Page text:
When you think "party," you most likely imagine happy occasions where you're surrounded by friends and family, and all of you are celebrating something or someone special.
Nowadays, though, we also may be invited to another type of party: "The Celebration of Life," which generally follows a funeral or honors the passing of a loved one.
Since it comes at a sad time, those who attend — and even those who plan it — may be unsure of the proper tone. Should it be a mournful downer? Or is it the place to smile and share memories of good times, loving relationships, and the specialness of the person who has died?
That's up to you or the persons planning the "party," and figuring that out is usually on the immediate "to do" list.
But there's more to a "Celebration of Life" party than ordering food and saying a few meaningful words.
The big question is: What would your loved one have wanted as his or her farewell to everyone?
Do you know the answer to that? And since you're thinking about the subject anyway, here's another question: Does anyone know what you would want?
Do you prefer a simple, traditional newspaper obituary? Or do you want some sort of social media announcement? Do you lean toward cremation or is burial more to your liking, and if so, should the coffin be plain or elaborate?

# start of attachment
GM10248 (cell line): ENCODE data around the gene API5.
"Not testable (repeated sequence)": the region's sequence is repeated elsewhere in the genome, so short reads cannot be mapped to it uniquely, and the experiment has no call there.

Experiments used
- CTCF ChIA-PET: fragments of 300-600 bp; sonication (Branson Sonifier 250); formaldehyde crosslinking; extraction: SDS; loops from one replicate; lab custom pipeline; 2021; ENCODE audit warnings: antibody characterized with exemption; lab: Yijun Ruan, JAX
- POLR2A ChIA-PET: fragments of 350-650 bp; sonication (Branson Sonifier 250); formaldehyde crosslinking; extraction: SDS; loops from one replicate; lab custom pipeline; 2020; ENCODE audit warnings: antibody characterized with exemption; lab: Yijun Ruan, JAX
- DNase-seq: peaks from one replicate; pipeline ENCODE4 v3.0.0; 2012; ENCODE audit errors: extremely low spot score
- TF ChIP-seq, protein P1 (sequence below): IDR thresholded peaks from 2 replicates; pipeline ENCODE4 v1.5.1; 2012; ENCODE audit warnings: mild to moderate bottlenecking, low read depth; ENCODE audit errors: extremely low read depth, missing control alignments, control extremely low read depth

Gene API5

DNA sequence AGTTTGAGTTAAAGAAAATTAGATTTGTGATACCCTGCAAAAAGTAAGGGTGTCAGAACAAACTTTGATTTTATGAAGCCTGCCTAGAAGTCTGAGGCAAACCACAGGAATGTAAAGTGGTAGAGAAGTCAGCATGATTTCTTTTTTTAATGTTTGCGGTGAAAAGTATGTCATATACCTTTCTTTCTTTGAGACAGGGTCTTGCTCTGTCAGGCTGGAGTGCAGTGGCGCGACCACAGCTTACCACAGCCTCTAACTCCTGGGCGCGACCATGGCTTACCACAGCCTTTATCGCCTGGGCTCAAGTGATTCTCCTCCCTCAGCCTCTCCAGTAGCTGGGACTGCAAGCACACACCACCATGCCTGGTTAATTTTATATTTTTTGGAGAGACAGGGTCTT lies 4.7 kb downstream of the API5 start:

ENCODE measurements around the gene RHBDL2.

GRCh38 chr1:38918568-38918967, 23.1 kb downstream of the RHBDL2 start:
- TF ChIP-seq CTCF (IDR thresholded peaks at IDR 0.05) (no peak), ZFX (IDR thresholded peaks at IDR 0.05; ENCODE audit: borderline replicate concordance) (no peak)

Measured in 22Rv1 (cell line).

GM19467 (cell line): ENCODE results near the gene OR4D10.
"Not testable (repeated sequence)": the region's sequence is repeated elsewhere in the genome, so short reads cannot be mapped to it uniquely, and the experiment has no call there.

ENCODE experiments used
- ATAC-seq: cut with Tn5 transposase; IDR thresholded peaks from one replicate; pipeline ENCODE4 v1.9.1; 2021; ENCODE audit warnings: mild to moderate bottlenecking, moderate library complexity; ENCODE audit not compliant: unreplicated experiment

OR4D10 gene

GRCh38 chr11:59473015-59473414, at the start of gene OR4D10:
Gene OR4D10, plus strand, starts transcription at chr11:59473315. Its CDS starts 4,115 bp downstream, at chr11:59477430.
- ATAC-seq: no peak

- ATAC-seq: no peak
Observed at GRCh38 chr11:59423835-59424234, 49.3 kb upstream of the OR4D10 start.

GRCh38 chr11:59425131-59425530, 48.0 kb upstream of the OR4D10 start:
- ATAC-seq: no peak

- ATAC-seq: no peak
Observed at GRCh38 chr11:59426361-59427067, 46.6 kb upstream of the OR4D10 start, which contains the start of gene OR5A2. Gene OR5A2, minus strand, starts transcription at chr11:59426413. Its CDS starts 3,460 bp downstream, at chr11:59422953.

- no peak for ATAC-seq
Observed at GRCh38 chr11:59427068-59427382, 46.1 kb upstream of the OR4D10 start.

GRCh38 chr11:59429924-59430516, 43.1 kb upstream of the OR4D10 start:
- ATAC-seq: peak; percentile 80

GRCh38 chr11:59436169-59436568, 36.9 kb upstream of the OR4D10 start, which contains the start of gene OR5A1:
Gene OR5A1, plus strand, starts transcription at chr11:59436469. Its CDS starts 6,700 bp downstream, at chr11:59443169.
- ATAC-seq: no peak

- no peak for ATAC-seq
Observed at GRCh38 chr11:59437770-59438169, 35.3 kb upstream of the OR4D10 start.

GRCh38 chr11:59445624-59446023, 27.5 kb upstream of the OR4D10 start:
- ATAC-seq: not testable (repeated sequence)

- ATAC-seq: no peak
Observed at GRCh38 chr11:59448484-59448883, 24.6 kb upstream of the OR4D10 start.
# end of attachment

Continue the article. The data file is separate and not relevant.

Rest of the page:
Would a quiet graveside ceremony suffice, or do you want your sendoff to be a big party complete with videos, warm storytelling and lots of hugs?
These are all great questions, but too often we don't know the answers — either for ourselves or our loved ones.
After all, this is not a pleasant topic to discuss, so we simply choose not to discuss it. We procrastinate until it's too late.
But if we want to truly honor those who die, we need to be proactive. We need to discuss this before the inevitable occurs, and the conversation needs to be part of the bigger picture — making end-of-life arrangements.
Sure, no one wants to give up fun time to work on this, but a lack of preparation will lead to undue stress, anxiety, heartache, errors and unnecessary expenditures.
More importantly, without the proper planning, we won't have the peace of mind that comes with knowing that in death we showed respect, caring and love for our loved one.
Plan that party now, and do it just right!
Susan Alpert (susanalpertconsulting.com) is author of “Later is Too Late: Hard Questions That Can't Wait.” She also is a speaker, entrepreneur, and frequent guest on national radio and television shows.
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Source : http://www.nydailynews.com/life-style/end-of-life-arrangements-parties-no-plan-article-1.2953672